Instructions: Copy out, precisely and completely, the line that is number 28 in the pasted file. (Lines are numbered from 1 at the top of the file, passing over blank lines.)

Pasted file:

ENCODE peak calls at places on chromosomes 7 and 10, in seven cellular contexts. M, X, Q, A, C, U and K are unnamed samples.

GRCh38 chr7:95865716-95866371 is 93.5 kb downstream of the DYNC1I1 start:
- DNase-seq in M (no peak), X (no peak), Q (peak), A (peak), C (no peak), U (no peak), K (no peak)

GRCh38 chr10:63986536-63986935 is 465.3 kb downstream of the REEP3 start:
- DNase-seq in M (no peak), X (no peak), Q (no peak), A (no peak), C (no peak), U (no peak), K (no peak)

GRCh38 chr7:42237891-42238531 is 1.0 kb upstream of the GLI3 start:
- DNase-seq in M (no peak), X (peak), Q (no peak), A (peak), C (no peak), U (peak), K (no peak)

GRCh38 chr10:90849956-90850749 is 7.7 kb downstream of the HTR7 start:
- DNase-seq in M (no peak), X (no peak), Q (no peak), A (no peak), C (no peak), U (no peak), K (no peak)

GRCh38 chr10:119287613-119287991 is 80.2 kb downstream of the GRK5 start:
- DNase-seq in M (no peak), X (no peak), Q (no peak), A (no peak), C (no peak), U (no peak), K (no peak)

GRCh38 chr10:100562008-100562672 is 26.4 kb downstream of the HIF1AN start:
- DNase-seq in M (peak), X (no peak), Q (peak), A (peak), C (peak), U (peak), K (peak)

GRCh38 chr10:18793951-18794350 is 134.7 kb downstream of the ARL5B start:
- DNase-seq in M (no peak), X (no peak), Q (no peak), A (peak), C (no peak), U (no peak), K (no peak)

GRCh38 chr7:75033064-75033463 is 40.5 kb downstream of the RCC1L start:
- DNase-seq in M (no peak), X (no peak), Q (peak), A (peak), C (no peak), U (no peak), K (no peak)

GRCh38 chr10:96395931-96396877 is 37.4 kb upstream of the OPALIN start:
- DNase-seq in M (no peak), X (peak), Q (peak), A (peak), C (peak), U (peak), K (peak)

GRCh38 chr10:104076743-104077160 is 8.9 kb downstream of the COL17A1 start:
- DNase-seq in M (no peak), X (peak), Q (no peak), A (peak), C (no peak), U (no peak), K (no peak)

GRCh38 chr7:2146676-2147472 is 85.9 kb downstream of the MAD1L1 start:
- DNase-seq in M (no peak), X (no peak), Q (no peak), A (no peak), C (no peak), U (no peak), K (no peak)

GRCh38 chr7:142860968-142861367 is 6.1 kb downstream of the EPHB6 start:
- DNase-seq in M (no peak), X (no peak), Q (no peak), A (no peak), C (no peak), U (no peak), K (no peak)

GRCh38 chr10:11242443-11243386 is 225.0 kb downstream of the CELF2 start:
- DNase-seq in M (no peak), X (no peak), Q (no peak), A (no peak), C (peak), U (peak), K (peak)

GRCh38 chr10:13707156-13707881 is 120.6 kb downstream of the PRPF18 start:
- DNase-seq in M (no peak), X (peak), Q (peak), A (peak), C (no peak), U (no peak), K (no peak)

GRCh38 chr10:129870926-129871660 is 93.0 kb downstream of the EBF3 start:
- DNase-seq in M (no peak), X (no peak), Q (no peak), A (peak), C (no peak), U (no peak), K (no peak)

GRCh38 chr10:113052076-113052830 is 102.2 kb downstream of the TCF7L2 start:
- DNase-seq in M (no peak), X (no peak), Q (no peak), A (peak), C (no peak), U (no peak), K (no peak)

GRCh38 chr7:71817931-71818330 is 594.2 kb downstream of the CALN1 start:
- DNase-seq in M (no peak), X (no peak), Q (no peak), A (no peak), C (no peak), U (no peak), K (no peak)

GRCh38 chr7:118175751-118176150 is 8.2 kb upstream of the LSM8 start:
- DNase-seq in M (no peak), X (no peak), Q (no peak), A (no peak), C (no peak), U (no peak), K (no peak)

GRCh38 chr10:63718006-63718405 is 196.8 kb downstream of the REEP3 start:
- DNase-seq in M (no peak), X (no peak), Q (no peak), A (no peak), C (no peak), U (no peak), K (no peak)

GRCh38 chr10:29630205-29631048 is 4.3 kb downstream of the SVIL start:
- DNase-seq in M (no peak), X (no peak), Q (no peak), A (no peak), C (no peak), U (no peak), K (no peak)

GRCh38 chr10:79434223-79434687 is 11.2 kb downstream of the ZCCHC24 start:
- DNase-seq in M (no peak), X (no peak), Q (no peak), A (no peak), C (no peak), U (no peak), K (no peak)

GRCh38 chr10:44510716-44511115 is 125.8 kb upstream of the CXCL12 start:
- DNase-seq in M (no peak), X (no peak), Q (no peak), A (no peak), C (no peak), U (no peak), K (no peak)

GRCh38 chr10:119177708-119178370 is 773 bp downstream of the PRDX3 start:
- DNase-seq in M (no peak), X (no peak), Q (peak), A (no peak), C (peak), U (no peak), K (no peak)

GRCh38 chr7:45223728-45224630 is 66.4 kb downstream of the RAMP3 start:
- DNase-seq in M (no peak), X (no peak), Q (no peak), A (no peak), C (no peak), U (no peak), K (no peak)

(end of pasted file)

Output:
GRCh38 chr10:13707156-13707881 is 120.6 kb downstream of the PRPF18 start: